If the subsoil contains sandstone, it’s a lot easier to get good quality water, as there is usually more water there. Limestone is not great either, because of pollution problems. So even though people as well as politicians tend to first think of drilling holes and wells, we think that rainwater harvesting is simply a more secure solution, because it doesn’t depend on aspects like subsoil constitution. Also because the water is stored in cisterns near their houses. Another advantage is that people can actually build and fix the cisterns themselves with a brick layer from the community. With wells and pumps the communities many times can’t resolve occurring problems, which often leads to them waiting for a company or for politicians, who will only attend to the problem when the next elections are coming up. This is what happens in Brazil all the time.

So the two big advantages of rainwater harvesting that you mention are availability and maintenance. Rainwater is everywhere and the cisterns are built from material that people themselves can manage. I would like to talk a bit about the different approaches to rainwater catchment and management. What differentiates the approach you and IRPAA, the Partner Organisation, are working with and promoting from others.

For us rainwater management is part of a bigger idea: the possibility of living in harmony with the semiarid climate. One crucial aspect is water. Another one, however, is access to land and the know-how to be able to live off the land. That’s the reason why our programme also involves education, women empowerment and other aspects relevant to the community’s development.

I understand that you are viewing the concept from a systematic point of view. With the rainwater harvesting approach you are trying to find solutions that meet the system’s needs – and therefore the people’s way of living – in order to work in harmony in a semiarid climate. In the Experience Documents uploaded on our platform you talk about a five step approach, which does not only include drinking water and agriculture, but other aspects that are focused on the community as well. I guess that is probably why you call it an integrated approach for rainwater management and use.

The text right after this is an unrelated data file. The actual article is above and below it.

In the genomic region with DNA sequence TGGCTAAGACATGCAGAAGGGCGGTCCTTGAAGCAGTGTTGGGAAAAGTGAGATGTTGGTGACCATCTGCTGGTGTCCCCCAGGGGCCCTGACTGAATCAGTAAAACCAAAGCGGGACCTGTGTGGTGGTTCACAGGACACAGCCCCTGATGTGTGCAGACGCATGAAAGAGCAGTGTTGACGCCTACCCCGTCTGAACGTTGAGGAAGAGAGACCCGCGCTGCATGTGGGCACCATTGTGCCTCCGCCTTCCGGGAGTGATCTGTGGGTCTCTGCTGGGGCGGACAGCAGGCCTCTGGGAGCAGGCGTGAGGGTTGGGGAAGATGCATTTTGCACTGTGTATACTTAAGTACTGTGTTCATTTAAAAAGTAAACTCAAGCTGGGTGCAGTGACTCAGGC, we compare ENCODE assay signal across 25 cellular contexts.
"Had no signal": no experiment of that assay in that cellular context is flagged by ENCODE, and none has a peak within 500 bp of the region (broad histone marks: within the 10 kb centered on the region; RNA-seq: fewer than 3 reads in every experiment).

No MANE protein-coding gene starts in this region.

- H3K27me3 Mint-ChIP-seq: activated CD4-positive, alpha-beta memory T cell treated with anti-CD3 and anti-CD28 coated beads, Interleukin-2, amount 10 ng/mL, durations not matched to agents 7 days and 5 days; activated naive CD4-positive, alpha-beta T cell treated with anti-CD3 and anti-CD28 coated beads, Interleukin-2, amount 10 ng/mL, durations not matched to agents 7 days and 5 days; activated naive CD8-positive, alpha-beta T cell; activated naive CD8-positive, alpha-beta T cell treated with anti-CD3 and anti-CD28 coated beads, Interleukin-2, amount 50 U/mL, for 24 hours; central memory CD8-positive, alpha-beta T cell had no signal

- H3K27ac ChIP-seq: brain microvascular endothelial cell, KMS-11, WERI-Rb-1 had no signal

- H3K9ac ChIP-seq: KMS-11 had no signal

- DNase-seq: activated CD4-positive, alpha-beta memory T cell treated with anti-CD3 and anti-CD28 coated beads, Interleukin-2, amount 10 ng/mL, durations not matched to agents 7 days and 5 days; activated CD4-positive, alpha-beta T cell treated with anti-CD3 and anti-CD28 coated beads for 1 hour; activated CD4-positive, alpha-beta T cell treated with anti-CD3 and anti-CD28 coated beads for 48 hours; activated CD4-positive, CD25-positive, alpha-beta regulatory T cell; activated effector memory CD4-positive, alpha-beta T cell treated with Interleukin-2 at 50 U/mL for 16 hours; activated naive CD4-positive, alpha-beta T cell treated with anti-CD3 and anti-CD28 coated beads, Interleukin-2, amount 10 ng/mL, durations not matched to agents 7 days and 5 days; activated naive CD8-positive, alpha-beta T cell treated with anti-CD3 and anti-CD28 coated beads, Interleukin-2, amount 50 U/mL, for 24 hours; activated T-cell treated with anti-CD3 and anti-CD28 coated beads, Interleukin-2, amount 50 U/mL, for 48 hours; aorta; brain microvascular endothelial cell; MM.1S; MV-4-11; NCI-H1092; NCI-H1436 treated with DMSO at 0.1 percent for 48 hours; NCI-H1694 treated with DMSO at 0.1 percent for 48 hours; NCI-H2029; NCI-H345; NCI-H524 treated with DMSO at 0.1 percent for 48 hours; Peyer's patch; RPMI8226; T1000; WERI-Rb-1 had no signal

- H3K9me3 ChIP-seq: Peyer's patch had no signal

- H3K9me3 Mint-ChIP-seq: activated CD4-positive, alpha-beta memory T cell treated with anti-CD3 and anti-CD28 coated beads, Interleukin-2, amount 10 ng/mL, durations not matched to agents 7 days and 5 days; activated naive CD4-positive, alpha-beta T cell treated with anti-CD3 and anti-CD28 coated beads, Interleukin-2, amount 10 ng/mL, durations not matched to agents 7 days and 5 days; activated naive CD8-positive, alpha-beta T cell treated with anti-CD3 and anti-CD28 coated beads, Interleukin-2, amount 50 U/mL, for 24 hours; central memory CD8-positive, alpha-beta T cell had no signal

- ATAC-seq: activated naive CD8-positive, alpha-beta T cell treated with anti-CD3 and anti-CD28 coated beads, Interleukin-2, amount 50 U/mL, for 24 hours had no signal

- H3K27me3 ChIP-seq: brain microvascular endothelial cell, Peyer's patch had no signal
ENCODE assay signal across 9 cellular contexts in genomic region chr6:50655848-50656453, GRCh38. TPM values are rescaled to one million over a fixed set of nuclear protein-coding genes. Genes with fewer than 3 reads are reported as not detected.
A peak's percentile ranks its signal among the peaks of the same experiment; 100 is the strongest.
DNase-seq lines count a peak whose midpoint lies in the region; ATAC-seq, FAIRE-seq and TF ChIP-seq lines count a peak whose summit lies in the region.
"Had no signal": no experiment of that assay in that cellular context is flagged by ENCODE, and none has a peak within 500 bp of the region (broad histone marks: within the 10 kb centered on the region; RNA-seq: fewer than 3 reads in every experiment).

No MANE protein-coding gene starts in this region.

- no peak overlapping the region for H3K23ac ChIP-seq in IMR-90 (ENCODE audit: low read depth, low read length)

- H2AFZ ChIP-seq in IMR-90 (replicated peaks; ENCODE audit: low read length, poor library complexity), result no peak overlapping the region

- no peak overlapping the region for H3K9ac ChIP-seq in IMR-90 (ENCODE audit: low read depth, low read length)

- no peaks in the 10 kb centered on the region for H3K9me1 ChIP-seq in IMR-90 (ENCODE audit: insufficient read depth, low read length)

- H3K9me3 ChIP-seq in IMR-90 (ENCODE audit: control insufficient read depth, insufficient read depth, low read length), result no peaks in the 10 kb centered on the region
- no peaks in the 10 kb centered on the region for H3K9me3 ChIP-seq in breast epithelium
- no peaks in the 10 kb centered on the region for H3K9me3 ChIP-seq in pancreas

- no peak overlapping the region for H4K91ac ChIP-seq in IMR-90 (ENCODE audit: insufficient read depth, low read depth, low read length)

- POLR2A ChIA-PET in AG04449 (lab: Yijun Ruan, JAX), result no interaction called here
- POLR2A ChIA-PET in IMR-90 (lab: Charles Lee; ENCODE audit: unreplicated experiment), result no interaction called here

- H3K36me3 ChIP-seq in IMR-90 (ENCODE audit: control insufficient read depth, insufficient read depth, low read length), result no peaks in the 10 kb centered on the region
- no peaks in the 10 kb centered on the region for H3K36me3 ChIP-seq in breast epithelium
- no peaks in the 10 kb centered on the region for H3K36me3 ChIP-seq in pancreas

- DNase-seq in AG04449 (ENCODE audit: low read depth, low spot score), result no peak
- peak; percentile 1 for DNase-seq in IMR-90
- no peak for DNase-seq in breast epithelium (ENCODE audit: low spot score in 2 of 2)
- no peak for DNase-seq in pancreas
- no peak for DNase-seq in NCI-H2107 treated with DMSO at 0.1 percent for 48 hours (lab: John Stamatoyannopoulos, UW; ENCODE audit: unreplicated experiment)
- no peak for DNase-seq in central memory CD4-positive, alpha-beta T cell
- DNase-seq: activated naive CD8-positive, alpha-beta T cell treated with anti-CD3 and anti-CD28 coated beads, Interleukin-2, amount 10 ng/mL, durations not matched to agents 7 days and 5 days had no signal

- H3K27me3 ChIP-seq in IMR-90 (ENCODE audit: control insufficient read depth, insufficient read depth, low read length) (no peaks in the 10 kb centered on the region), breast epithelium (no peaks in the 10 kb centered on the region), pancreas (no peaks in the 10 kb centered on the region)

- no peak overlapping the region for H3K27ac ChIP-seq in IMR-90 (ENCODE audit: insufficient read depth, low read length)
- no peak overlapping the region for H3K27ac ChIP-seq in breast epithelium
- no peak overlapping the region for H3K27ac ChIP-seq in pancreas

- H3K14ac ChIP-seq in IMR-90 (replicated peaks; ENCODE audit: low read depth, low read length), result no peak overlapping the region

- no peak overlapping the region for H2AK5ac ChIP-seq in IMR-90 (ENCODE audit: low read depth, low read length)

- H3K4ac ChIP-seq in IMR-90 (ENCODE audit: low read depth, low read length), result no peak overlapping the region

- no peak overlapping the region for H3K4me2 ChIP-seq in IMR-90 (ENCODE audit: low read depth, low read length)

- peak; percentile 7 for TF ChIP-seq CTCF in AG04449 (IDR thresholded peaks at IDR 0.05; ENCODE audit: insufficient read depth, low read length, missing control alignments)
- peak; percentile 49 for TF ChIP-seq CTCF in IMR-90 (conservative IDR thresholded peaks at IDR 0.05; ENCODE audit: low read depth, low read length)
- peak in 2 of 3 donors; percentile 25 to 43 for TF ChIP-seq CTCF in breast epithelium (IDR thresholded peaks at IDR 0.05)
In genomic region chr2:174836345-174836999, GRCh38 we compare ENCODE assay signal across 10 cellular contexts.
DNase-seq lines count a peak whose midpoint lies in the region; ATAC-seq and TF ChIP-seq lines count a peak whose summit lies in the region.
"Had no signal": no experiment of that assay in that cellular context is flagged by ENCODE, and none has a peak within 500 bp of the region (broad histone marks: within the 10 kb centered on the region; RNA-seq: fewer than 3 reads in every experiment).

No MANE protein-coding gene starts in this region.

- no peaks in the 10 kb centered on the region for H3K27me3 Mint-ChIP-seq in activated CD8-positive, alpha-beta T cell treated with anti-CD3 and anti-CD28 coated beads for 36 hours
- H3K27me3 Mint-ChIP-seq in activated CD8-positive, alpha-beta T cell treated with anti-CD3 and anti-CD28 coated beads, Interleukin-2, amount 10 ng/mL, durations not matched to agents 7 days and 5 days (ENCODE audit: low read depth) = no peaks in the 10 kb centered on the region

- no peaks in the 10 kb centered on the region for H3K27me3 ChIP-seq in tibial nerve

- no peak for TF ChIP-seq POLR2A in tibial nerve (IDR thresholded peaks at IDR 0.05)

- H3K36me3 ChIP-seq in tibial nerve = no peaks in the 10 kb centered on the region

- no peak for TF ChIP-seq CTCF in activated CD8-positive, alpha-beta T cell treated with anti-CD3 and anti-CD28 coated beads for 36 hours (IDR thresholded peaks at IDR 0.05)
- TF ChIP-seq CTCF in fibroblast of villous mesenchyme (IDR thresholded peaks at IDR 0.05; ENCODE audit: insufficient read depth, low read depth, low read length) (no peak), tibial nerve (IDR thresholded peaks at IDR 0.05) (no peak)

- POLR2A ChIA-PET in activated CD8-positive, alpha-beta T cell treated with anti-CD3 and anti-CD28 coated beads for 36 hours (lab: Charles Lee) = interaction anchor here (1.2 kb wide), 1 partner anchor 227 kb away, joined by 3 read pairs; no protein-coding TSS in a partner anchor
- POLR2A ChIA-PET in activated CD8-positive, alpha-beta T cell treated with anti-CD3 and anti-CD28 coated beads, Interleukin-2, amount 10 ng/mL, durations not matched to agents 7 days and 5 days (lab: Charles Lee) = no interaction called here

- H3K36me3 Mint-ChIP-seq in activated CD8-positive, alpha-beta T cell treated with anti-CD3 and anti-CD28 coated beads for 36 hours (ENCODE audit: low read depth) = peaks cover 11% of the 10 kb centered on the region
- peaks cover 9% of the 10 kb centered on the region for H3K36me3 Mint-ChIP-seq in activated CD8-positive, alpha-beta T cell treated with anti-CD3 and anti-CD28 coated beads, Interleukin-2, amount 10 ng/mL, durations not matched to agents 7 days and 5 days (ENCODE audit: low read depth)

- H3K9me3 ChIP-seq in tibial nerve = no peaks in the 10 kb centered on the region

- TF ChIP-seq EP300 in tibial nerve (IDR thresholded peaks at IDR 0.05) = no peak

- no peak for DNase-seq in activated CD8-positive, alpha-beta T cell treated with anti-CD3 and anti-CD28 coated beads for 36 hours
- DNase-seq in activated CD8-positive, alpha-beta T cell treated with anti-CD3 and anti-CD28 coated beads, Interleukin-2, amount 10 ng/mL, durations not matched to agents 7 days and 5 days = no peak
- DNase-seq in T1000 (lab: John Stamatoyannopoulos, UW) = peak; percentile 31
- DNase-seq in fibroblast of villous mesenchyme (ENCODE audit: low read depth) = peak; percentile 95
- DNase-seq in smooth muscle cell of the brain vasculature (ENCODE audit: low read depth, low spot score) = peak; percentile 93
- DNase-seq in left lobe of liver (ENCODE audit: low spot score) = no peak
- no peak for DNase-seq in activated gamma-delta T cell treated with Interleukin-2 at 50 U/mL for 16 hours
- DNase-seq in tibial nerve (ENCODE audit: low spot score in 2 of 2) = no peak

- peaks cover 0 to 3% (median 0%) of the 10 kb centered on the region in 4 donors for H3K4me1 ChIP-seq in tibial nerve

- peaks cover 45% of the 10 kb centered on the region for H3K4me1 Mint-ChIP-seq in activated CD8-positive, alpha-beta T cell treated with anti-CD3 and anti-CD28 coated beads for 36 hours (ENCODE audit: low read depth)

The five steps you describe are drinking water for communities, for agriculture and livestock, for emergency situations and for the environment. All of these need some source of water and each of them has a different rainwater catchment method as far as I understood. Is that correct?

Yes, correct! So far, I have only referred to the drinking water aspect in our conversation, since this was the most fundamental point for the people. However, rainwater can also be used for agriculture and livestock. In our region we mostly hold sheep and goats, since they can live with less water and inferior quality.

Another use of rainwater is agriculture – above all for vegetable gardens, which are located close to the homes as well. Here we apply bigger cisterns: our drinking water cisterns can hold 16.000 liters compared to our agriculture cisterns, which can hold up to 52.000 liters of water. The water is used only for supplementary irrigation, which means they only use it when they need it.

Contour farming is another approach applied: It’s an approach that catches the rainwater on the ground so that other plants can be cultivated, as for instance sorghum. We have made the experience that sorghum is better than corn, because it is more adapted to the dry climate.

What I am trying to get across here is: The context matters. It’s important not only to consider irrigation, but also the type of crop as well as the type of animals you work with. Goats and sheep for instance are a strategic choice, because, as mentioned before, they need less water than cows.

You’ve presented the reasons for you and IRPAA choosing this integrated approach that considers different types of needs for water. My next question is about the three most important success factors regarding sustainable rainwater management. What do people applying the approach need to think of in order to make it sustainable and successful?